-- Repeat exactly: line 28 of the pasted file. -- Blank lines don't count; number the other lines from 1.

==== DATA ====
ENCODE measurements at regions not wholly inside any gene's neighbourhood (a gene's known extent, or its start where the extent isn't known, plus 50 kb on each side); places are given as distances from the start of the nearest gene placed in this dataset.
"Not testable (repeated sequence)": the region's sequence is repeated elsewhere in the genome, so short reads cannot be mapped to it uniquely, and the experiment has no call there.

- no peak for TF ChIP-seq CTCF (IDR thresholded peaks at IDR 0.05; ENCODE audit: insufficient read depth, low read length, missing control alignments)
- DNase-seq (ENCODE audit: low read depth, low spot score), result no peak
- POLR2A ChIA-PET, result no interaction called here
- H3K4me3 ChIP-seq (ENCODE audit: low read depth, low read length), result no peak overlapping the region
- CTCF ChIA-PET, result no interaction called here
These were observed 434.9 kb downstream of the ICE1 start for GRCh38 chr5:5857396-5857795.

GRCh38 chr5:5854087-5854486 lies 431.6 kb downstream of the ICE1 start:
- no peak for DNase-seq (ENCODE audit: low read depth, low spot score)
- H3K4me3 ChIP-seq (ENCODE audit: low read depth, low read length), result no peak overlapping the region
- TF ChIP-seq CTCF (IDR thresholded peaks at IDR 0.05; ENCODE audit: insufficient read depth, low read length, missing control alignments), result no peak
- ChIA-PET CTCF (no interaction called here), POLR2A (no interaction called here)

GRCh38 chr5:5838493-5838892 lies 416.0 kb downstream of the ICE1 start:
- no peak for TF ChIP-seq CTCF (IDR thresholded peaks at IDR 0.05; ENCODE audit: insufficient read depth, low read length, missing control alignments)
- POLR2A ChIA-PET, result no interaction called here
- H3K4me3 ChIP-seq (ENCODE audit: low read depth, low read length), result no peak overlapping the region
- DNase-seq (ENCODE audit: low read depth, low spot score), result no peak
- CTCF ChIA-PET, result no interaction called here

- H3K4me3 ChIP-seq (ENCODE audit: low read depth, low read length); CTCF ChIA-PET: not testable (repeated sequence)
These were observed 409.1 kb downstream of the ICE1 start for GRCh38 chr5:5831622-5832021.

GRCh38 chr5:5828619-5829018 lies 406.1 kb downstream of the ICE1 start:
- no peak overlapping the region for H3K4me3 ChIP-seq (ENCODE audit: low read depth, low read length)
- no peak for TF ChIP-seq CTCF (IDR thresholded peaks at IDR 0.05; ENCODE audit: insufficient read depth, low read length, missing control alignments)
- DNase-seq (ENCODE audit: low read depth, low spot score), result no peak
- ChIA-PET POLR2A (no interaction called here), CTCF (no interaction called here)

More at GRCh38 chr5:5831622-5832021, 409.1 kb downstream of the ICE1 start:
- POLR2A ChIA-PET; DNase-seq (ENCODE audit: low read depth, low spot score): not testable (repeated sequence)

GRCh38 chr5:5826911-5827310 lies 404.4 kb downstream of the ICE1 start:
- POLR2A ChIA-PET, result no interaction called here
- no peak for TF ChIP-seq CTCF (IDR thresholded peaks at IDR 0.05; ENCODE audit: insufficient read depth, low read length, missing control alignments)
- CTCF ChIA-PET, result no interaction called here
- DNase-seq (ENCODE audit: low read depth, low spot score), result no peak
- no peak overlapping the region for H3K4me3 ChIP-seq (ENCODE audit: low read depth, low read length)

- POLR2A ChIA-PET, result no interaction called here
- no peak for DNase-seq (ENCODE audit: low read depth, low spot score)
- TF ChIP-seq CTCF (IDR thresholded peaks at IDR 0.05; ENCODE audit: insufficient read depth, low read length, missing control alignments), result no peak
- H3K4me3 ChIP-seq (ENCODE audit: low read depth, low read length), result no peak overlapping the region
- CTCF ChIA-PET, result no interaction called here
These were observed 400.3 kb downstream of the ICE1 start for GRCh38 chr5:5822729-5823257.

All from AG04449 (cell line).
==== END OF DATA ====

- POLR2A ChIA-PET; DNase-seq (ENCODE audit: low read depth, low spot score): not testable (repeated sequence)